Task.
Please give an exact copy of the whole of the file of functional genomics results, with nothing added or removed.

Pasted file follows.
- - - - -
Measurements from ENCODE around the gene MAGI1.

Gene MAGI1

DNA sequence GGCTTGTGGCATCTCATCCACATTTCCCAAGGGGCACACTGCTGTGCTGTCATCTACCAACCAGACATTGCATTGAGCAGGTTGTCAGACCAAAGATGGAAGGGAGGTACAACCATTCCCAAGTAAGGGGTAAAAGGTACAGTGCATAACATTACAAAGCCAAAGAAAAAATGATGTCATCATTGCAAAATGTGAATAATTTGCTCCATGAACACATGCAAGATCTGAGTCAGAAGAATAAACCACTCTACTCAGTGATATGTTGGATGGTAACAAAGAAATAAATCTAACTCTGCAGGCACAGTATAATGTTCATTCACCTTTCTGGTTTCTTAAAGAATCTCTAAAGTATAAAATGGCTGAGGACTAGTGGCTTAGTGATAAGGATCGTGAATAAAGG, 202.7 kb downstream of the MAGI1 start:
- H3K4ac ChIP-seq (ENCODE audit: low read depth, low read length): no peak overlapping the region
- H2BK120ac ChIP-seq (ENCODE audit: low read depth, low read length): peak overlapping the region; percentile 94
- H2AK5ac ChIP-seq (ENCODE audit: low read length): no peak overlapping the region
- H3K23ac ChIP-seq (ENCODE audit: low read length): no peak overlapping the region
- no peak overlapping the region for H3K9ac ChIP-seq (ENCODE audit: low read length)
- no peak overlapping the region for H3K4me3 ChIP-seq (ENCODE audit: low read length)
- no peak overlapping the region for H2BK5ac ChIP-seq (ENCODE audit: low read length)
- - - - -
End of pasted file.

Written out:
Measurements from ENCODE around the gene MAGI1.

Gene MAGI1

DNA sequence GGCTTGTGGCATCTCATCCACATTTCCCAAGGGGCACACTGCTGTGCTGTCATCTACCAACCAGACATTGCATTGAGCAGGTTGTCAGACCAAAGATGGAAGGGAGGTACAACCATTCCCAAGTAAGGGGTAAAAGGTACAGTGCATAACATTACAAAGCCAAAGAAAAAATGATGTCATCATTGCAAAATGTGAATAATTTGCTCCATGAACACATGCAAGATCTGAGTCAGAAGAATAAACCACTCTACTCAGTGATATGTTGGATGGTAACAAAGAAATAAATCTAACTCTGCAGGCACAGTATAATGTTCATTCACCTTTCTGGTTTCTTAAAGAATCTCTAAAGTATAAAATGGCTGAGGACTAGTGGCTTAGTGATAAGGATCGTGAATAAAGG, 202.7 kb downstream of the MAGI1 start:
- H3K4ac ChIP-seq (ENCODE audit: low read depth, low read length): no peak overlapping the region
- H2BK120ac ChIP-seq (ENCODE audit: low read depth, low read length): peak overlapping the region; percentile 94
- H2AK5ac ChIP-seq (ENCODE audit: low read length): no peak overlapping the region
- H3K23ac ChIP-seq (ENCODE audit: low read length): no peak overlapping the region
- no peak overlapping the region for H3K9ac ChIP-seq (ENCODE audit: low read length)
- no peak overlapping the region for H3K4me3 ChIP-seq (ENCODE audit: low read length)
- no peak overlapping the region for H2BK5ac ChIP-seq (ENCODE audit: low read length)